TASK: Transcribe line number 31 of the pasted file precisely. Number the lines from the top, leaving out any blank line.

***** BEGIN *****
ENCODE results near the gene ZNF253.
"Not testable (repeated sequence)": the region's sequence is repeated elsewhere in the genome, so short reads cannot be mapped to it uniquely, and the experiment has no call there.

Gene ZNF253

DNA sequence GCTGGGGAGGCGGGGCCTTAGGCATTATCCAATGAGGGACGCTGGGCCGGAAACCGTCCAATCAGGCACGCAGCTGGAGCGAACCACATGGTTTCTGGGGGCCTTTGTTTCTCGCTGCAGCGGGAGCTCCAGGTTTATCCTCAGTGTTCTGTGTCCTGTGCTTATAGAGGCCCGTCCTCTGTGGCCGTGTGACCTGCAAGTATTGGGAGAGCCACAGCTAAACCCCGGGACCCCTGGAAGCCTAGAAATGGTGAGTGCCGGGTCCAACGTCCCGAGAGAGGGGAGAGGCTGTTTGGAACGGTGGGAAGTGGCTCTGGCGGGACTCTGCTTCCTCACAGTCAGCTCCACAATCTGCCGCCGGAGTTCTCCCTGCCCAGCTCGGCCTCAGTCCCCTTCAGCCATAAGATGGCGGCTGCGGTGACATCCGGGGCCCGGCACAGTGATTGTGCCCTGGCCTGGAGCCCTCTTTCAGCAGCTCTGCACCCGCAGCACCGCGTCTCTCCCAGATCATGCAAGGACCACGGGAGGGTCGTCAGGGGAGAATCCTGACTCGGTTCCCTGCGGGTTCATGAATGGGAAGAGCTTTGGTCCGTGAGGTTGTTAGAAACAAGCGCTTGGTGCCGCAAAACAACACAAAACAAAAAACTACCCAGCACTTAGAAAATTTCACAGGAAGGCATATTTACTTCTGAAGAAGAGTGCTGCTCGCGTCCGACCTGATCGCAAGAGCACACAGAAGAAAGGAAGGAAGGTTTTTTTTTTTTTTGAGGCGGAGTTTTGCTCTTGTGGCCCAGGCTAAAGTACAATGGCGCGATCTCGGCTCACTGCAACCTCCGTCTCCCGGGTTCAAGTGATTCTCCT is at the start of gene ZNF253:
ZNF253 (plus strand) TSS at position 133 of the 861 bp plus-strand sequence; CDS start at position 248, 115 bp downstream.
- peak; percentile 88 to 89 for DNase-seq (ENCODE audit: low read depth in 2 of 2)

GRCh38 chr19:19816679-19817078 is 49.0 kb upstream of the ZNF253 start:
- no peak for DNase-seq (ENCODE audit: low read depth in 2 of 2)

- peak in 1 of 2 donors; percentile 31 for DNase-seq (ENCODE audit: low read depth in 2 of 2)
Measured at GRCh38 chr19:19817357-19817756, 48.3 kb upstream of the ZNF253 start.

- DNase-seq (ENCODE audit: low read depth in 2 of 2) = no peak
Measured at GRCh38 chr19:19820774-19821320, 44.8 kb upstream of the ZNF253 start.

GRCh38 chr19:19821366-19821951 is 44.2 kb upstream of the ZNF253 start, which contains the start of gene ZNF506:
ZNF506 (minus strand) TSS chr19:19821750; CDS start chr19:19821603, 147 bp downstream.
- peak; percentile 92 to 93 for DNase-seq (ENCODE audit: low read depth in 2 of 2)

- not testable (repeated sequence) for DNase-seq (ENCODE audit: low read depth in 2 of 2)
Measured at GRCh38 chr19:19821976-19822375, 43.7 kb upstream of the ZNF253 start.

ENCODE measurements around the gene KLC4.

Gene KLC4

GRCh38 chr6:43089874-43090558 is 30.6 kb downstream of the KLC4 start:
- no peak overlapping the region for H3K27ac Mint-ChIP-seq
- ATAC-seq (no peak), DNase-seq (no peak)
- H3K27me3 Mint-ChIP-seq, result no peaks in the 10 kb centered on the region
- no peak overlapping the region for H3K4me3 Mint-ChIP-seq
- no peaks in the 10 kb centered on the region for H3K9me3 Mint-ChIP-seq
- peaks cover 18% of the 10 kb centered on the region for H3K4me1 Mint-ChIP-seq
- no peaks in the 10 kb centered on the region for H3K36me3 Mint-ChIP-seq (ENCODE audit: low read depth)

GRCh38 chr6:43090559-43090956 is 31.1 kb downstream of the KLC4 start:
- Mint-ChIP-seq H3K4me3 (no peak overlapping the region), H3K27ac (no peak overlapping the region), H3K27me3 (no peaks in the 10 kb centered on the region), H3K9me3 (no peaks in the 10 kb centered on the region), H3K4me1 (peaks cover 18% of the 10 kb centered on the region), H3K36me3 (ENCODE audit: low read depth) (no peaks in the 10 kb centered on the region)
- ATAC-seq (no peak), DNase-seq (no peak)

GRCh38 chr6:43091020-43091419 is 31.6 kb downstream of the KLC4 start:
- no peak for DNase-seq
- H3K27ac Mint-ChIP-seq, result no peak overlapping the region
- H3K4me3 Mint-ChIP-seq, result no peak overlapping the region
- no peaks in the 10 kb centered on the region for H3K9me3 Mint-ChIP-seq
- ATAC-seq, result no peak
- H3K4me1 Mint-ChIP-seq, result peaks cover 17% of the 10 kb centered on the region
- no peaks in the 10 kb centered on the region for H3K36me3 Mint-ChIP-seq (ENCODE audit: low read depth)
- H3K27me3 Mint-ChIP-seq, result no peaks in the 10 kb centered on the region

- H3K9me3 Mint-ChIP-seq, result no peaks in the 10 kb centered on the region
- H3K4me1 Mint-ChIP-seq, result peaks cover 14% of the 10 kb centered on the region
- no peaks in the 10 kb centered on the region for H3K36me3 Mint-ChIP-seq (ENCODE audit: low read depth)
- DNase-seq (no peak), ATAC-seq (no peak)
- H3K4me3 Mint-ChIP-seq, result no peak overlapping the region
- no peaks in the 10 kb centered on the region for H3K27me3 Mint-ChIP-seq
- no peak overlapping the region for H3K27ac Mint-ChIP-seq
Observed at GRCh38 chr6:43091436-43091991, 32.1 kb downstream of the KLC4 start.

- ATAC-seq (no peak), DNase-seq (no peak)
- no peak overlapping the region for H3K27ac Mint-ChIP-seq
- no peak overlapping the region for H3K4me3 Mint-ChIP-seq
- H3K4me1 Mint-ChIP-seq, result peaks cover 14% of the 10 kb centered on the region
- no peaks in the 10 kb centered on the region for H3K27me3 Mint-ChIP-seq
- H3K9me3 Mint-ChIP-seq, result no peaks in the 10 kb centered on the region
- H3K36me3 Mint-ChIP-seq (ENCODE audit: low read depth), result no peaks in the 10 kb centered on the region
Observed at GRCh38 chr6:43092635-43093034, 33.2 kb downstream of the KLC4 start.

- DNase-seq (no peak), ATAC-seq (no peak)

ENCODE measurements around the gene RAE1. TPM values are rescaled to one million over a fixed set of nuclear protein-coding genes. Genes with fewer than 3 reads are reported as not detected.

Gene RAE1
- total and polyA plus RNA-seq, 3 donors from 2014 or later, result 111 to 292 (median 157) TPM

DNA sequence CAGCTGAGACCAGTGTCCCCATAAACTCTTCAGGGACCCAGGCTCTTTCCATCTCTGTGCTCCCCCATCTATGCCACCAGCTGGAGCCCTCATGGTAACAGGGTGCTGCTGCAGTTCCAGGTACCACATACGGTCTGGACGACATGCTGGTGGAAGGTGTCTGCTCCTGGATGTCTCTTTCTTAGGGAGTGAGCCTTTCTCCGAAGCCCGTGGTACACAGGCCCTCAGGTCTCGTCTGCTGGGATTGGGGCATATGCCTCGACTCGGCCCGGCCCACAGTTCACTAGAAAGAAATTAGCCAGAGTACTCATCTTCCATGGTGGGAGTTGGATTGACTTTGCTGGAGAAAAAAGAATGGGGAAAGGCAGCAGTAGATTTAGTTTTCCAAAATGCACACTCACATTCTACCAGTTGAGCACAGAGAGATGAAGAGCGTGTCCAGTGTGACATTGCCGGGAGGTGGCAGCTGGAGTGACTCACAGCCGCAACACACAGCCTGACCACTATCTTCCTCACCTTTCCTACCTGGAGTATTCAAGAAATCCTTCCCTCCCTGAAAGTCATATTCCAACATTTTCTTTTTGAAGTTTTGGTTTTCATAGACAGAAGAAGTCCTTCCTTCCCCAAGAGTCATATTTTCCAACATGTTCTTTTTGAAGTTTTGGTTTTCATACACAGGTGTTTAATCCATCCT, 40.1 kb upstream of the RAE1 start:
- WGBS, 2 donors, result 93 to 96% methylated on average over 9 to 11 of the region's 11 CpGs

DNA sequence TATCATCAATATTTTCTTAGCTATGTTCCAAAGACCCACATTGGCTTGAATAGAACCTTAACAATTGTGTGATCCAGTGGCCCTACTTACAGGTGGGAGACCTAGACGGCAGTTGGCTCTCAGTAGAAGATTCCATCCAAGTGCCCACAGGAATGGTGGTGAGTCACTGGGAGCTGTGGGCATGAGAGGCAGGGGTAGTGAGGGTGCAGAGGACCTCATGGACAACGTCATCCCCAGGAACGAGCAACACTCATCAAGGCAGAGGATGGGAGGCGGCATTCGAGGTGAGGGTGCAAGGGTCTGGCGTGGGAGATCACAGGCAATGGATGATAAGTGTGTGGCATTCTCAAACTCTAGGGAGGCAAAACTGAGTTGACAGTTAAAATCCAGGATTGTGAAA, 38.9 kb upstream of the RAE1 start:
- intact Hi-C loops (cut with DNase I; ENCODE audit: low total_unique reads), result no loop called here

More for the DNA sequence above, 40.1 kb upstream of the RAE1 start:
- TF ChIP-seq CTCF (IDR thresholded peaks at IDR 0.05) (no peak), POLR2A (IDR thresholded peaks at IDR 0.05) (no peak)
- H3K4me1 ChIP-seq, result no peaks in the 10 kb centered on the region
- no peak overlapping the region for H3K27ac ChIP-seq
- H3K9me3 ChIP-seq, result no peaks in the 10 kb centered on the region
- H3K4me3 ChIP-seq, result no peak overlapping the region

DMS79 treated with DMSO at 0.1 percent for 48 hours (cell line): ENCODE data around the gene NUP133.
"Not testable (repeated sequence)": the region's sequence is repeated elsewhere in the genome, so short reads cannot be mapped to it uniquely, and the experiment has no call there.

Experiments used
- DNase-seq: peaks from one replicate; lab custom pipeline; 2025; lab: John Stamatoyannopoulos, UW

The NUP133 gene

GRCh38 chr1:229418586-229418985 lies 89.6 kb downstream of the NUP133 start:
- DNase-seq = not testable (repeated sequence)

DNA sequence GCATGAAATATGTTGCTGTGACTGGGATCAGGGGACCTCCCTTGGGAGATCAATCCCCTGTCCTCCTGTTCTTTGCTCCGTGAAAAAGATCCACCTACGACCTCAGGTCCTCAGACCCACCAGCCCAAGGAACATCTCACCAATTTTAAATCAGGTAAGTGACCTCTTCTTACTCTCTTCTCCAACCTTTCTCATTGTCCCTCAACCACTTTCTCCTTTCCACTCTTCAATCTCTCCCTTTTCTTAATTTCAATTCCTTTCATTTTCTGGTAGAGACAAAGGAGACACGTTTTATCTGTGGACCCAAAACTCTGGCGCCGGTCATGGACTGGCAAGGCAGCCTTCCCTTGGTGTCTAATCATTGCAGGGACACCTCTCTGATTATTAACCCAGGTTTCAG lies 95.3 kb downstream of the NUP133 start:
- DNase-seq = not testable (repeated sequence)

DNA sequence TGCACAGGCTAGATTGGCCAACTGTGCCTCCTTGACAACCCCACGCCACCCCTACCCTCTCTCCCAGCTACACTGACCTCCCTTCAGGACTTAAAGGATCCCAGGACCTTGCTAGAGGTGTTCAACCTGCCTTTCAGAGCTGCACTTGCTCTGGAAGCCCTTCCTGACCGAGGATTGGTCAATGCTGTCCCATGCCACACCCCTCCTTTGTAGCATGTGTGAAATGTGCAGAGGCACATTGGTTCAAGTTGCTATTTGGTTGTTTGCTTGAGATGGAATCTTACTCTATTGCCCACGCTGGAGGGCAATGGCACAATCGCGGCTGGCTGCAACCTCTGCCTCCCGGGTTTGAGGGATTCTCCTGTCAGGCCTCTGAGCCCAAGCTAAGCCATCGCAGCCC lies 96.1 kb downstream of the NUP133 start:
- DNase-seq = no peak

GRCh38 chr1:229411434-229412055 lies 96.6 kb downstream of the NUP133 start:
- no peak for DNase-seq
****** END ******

GRCh38 chr6:43091020-43091419 is 31.6 kb downstream of the KLC4 start: